Phoenix was trying to reach a wide market at a lower cost. Will the top university do that same and enhance their revenues?

Think of it. You can now attend a top university in the West or East from home saving money for flight, accommodation and loneliness.

Will this drain the top brains of our universities? Backed by well-known brands, will the top universities now target the global market leaving nothing for small universities? Could renowned universities become the new multinationals? If they can protect their brands, they could expand and benefit from economies of scale. Which student would not pay a premium to enroll there? Could the new multinational universities skim the cream from our countries?

Could university brands become like fashion labels that transcend borders? Noted how some Kenyans like associating themselves with big western universities even when they were there for a short course?

They mute their other alma maters. The top universities have another secret weapon, short courses that might not dilute their brands. These are money minters. They can target a region, a profession or even an age group.

Their reach came out clearly when I saw a short course on Swahili by Harvard University.

Africa lost in the first globalisation race. [Jonah Onyango, Standard]

The beauty of short courses is that they easily address the issue at hand like Covid-19 or even police use of mobile phones at work.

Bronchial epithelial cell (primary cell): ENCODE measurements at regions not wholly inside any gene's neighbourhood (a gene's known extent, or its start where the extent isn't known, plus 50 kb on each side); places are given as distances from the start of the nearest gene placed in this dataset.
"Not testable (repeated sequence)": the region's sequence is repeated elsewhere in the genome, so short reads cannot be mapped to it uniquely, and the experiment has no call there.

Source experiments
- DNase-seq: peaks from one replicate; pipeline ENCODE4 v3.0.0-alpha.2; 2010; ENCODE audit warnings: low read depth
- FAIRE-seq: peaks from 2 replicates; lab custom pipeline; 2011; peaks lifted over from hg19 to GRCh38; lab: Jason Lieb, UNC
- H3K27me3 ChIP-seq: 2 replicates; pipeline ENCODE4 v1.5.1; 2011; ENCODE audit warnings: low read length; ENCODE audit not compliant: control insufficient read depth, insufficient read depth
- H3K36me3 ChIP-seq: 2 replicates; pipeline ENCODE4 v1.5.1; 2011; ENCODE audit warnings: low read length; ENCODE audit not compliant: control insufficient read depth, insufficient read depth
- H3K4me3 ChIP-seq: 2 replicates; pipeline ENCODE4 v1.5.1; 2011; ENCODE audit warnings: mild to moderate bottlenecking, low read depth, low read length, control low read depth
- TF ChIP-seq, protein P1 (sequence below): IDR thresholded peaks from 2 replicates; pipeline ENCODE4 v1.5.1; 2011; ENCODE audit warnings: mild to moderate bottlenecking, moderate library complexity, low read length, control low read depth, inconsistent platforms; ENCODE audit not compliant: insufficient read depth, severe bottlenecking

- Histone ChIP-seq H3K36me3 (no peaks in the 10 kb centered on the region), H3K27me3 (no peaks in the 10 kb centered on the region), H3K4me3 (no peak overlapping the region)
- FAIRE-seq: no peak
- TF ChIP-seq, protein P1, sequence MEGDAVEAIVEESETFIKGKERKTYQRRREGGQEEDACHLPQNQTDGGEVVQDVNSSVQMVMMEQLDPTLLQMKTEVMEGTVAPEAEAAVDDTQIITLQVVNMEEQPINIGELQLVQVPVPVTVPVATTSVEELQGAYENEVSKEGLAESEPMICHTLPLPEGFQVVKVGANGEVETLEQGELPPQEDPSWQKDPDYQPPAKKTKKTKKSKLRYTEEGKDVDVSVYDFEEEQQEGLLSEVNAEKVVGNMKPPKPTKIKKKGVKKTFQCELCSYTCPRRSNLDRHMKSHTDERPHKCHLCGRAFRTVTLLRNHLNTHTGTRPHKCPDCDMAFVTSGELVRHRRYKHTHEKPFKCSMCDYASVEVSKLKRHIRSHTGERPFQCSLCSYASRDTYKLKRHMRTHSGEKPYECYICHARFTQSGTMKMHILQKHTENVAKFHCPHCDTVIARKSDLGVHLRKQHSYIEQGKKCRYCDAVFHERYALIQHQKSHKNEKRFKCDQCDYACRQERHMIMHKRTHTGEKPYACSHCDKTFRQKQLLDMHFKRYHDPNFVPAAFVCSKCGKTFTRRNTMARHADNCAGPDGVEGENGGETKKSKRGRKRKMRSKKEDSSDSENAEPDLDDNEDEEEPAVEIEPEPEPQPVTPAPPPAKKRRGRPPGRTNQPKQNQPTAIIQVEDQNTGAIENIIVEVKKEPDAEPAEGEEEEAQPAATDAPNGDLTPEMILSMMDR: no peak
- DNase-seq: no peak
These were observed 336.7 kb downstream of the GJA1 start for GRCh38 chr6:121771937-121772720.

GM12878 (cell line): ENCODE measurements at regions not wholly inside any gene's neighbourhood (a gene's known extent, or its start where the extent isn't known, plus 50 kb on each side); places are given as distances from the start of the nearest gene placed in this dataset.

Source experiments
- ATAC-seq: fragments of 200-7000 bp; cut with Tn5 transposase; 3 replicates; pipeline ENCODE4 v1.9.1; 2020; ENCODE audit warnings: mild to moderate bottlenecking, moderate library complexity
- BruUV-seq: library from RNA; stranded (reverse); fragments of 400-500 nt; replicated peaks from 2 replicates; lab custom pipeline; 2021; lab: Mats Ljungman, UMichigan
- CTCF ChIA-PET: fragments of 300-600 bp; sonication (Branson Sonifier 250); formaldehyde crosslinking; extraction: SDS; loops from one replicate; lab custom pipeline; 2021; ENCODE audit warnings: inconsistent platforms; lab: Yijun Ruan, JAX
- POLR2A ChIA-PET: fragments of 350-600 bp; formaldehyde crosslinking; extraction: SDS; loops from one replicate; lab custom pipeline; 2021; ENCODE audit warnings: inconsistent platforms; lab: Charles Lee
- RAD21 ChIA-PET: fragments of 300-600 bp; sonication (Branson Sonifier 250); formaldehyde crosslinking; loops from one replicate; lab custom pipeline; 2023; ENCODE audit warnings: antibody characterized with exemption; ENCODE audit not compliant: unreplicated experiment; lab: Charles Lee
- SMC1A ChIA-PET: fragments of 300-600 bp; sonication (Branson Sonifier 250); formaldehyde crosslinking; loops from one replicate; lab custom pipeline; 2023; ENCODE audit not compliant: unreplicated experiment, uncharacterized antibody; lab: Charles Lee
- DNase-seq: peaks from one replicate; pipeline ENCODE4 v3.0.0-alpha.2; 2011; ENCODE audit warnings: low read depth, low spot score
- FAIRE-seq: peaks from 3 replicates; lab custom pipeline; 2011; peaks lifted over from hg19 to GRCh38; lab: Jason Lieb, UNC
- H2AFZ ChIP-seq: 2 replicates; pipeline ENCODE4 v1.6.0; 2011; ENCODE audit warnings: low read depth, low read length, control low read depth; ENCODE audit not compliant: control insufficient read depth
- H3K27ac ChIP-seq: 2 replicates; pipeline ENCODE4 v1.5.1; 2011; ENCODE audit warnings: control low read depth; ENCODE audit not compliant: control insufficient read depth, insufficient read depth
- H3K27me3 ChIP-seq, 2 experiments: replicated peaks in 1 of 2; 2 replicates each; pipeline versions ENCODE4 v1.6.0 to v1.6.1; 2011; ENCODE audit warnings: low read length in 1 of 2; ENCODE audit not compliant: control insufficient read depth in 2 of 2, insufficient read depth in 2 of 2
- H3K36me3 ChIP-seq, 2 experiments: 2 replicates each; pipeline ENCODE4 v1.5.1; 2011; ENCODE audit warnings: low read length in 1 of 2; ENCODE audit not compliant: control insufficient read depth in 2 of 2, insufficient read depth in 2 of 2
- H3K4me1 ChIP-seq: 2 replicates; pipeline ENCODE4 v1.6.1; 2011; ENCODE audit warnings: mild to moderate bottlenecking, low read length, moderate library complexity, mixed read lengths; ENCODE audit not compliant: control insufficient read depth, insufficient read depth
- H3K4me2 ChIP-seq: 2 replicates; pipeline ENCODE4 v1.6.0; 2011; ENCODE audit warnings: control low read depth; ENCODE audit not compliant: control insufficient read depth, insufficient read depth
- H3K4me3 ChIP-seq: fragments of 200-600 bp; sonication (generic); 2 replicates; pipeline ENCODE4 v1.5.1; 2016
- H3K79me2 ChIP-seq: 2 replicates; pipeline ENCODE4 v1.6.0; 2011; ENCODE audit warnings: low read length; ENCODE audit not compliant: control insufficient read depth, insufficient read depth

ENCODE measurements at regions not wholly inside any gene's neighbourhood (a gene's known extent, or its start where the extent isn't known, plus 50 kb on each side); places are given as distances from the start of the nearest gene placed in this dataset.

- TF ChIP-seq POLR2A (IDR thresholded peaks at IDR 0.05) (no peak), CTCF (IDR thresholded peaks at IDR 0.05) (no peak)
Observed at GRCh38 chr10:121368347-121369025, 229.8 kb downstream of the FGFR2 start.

Let’s be positive. Online learning leaves the market open to universities that can launch courses that appeal to global audiences. 

This is our greatest challenge and opportunity. Can we develop courses that can attract Chinese, Indonesians, Nigerians, Peruvians, and Norwegians among others? 

Online learning will demand us to upgrade and compete at a global level. Universities that have been actively doing research are reaping the benefits. They have a repository of knowledge they can easily convert into marketable courses; they also understand the market better.

Africa lost in the first globalisation race. We can recover the lost ground by reaching out to the rest of world through online learning. You may think that the world has no interest in Africa but Nobel prizes have been won by researchers who focused on Africa.

Nobel laureates like James Tobin, Joseph Stiglitz, Elinor Ostrom, Richard Samson Odongo, Wangari Maathai, Kremer did their work partly in Kenya.

The work of Ostrom is fascinating. She “showed that when natural resources are jointly used by their users, in time, rules are established for how these are to be cared for and used in a way that is both economically and ecologically sustainable” and avoided the tragedy of the commons, where public land is overgrazed or deforested because it’s a “common” area.

They did so without State intervention. Part of her work was among the Maasai. But we must work harder. Western scholars have easy access to Africa compared to Africans in the West. How many Kenyans have collected primary research data in the West?

It is time for Africa to tell her story. Online learning and associated technologies give us that opportunity. Winston Churchill told us never to waste a good crisis. Shall Africa waste this one?

Covid 19 Time Series